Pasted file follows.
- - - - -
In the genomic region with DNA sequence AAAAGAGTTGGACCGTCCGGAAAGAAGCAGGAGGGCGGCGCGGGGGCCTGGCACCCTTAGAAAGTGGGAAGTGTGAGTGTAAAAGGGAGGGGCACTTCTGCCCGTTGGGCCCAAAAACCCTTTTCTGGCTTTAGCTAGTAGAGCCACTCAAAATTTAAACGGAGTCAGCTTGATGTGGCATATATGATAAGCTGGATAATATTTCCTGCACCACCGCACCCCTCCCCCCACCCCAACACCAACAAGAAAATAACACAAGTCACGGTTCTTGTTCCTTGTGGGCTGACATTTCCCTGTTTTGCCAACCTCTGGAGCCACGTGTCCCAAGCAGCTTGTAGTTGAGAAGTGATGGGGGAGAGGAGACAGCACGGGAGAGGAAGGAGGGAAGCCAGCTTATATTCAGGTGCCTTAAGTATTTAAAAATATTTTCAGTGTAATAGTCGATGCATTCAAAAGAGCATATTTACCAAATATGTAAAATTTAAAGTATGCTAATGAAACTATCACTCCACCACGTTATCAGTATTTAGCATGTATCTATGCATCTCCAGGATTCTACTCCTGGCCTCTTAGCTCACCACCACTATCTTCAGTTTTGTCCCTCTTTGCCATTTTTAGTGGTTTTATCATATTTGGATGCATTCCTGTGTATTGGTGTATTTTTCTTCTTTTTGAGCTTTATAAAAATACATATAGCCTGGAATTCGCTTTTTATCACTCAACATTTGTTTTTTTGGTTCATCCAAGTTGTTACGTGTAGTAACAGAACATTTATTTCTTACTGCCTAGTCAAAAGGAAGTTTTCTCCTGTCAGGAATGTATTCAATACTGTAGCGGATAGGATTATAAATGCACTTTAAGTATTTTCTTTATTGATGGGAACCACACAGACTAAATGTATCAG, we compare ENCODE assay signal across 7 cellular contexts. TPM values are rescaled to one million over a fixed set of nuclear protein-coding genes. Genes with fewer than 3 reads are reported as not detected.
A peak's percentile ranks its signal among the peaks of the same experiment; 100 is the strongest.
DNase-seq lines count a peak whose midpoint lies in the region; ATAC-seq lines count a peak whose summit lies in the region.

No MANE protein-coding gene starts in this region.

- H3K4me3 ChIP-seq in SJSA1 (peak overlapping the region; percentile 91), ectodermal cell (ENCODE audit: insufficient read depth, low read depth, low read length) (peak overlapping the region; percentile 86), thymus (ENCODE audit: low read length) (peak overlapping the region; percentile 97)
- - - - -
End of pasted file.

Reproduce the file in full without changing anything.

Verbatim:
In the genomic region with DNA sequence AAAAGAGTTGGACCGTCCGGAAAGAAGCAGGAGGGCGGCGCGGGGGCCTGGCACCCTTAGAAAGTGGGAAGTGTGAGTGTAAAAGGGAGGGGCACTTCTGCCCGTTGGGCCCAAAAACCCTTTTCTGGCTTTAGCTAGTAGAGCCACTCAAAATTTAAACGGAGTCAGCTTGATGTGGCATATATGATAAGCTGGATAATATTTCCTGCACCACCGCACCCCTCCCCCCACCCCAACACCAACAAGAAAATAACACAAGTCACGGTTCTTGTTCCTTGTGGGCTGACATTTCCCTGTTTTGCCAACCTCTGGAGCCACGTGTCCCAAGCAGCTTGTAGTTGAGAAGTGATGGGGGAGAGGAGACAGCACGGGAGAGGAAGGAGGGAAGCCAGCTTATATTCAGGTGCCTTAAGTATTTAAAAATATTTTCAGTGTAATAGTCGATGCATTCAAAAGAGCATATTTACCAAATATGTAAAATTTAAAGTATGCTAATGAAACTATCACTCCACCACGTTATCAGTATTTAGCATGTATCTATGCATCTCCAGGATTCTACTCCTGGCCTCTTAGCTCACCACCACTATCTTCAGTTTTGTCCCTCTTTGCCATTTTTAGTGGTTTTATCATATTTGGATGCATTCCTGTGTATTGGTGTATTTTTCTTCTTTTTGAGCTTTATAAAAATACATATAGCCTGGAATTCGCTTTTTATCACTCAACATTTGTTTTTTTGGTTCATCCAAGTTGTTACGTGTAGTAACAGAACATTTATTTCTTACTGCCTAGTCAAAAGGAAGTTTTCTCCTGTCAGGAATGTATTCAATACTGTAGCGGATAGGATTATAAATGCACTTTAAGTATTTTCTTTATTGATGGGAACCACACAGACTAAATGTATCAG, we compare ENCODE assay signal across 7 cellular contexts. TPM values are rescaled to one million over a fixed set of nuclear protein-coding genes. Genes with fewer than 3 reads are reported as not detected.
A peak's percentile ranks its signal among the peaks of the same experiment; 100 is the strongest.
DNase-seq lines count a peak whose midpoint lies in the region; ATAC-seq lines count a peak whose summit lies in the region.

No MANE protein-coding gene starts in this region.

- H3K4me3 ChIP-seq in SJSA1 (peak overlapping the region; percentile 91), ectodermal cell (ENCODE audit: insufficient read depth, low read depth, low read length) (peak overlapping the region; percentile 86), thymus (ENCODE audit: low read length) (peak overlapping the region; percentile 97)